Last week in Katowice, Cornet’s flair for the dramatics appeared once again. After easing past Vesna Dolonc in the opening round, Cornet recorded three-set wins against Kristina Kucova, Klara Koukalova and Agnieszka Radwanska to reach the final. Undeterred by dropping a bagel set to both Koukalova and Radwanska, Cornet faced off against first-time WTA finalist Camila Giorgi in the last round. Giorgi, to her credit, had been making waves of her own on the other side of the draw.
Cornet led 5-3 in the second set before dropping four straight games as the oft-erratic Giorgi found her mark. Cornet bounced back by taking a 3-0 lead in the decider but then had another mini-slump as Giorgi won five of the next six games to take a 5-4 lead. Giorgi had a match point in the next game, but missed a backhand return long and Cornet held for 5-5. She would win the next two games to take the title, 7-6 (3), 5-7, 7-5, in three hours and 11 minutes.
#aliz3 improved her record in three set matches to 11-2 on the year.
While her countrywoman thrives on the dramatics, Caroline Garcia is just the opposite. Despite possessing a big serve and potent groundstrokes, Garcia is decidedly “un-French” when it comes to expressiveness, histrionics or flashiness. What has plagued the younger Frenchwoman, like so many of her countrymen before her, has been mental fragility.
Up until now, Garcia’s one notable result to date came in the form of a match she lost.
You all know the story. A 17-year-old Garcia had Maria Sharapova on the ropes in the second round of Roland Garros in 2011, building a 6-3, 4-1 lead versus the eventual semifinalist.
Andy Murray sent the tweet heard ’round the world…
The girl sharapova is playing is going to be number one in the world one day caroline garcia, what a player u heard it here first
— Andy Murray (@andy_murray) May 26, 2011
….and Garcia lost 11 straight games to lose the match.
Garcia stagnated in the three years since, proving yet again that tennis is more mental than physical. She languished around the lower end of the top 100, lost countless matches from winning positions, most notably failing to convert on match points in two matches against Jelena Jankovic in Kuala Lumpur (6-7(6), 6-4, 6-7(2)) in 2012 and in Charleston (7-5, 6-7(10), 3-6) in 2013. In Acapulco earlier this season, she won back-to-back main draw matches at a WTA event for the first time in her career en route to a semifinal showing. She reached the third round in Miami and gave a struggling Serena Williams all she could handle before again coming up just short, 4-6, 6-4, 4-6.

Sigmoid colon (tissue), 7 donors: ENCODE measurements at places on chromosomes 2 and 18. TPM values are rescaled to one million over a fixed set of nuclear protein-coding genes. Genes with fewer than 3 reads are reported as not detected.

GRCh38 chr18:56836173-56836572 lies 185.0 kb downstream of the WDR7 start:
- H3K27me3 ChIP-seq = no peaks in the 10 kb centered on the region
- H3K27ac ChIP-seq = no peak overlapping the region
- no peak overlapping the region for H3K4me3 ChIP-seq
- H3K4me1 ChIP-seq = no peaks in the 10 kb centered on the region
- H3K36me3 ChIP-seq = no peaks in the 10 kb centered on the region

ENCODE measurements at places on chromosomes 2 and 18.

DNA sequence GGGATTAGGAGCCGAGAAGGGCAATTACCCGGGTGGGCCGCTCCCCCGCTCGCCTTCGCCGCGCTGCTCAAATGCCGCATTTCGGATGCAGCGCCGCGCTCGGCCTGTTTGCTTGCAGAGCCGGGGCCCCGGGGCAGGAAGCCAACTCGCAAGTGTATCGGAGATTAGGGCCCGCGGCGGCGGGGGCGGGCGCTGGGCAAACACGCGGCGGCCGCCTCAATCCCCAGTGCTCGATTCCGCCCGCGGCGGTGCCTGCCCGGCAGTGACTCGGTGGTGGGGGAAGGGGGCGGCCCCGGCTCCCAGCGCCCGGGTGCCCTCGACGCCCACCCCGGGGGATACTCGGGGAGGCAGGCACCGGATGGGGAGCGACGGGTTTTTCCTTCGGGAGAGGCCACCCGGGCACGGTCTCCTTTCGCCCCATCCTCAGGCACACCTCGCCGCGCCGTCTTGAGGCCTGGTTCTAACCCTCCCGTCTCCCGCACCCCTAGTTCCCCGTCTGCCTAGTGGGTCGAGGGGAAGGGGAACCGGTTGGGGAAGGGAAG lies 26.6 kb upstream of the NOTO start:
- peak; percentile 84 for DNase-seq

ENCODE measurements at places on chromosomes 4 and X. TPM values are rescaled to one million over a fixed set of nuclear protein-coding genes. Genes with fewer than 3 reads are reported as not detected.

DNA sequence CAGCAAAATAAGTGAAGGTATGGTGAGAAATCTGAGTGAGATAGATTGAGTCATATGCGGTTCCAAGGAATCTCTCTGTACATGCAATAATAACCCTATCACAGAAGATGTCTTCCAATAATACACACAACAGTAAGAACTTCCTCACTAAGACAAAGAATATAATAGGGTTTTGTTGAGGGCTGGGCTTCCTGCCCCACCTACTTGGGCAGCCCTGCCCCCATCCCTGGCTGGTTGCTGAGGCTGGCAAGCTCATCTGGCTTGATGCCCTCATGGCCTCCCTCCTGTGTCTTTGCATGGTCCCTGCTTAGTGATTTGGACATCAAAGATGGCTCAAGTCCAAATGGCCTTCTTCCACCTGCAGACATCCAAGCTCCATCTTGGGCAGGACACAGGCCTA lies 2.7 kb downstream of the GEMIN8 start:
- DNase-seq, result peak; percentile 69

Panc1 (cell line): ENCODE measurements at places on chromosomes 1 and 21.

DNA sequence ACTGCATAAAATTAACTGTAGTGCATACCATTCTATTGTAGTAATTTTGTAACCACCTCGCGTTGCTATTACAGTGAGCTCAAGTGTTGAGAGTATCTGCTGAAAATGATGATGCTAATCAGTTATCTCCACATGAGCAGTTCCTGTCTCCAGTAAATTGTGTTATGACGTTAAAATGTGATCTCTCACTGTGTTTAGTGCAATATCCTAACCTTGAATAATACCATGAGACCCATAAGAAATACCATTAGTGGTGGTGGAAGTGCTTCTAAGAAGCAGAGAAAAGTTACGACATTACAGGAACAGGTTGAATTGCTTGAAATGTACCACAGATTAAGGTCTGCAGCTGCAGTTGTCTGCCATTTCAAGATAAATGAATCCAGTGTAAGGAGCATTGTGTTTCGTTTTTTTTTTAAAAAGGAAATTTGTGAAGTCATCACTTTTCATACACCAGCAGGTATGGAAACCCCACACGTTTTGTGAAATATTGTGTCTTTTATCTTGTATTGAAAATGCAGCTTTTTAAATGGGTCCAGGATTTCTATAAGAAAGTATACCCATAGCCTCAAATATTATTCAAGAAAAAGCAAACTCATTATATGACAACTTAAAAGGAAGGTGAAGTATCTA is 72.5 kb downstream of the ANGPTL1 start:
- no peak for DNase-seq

While Cornet was putting on a show in Katowice, Garcia quietly took advantage of a wide-open draw in Bogota that was made easier when Sloane Stephens lost in the opening road to hometown favorite Mariana Duque-Marino. Nothing is straight-forward with Garcia, but her big serve and groundstrokes were nearly untouchable for the week in Bogota’s high altitude. She dropped just one set en route to her first WTA final to Montenegrin Danka Kovinic, before getting a shot at defending champion Jankovic in the final. Garcia exercised her personal demons against the Serb, calmly serving out the match and the title, 6-3, 6-4.
Cornet and Garcia will lead France’s Fed Cup team against a Williams-less United States on the road this weekend. Contrast, man. Contrast.
Courtesy of a singles main draw wildcard, and a wide-open doubles field, Vera Zvonareva has returned to us this week in Shenzhen. The former World No. 2 hadn’t played a competitive tennis match since a 61 60 loss to Serena Williams in the third round of the London Olympic Games on August 1, 2012.
Her true return to competition came on Sunday, as she and Olga Govortsova lost in the first round in the doubles event to Johanna Konta and Patricia Mayr-Achleitner, 61 26 10-8.
Her last singles match, however, was exactly 518 days ago.
Here is an [abridged] list of things that have happened since Vera Zvonareva last played a singles match.
Zvonareva used a protected ranking to enter the event, and will also be using her SR for the Australian Open. A favorite target of the tennis gods, the unranked Russian might’ve expected some compassion from her overlords after an injury-riddled 18 months.
Instead, she got this.
No word on how Zvonareva reacted to her draw, but sources say it was something like this.
Zvonareva and Li will take the court in Shenzhen later today not before 1 p.m. local time.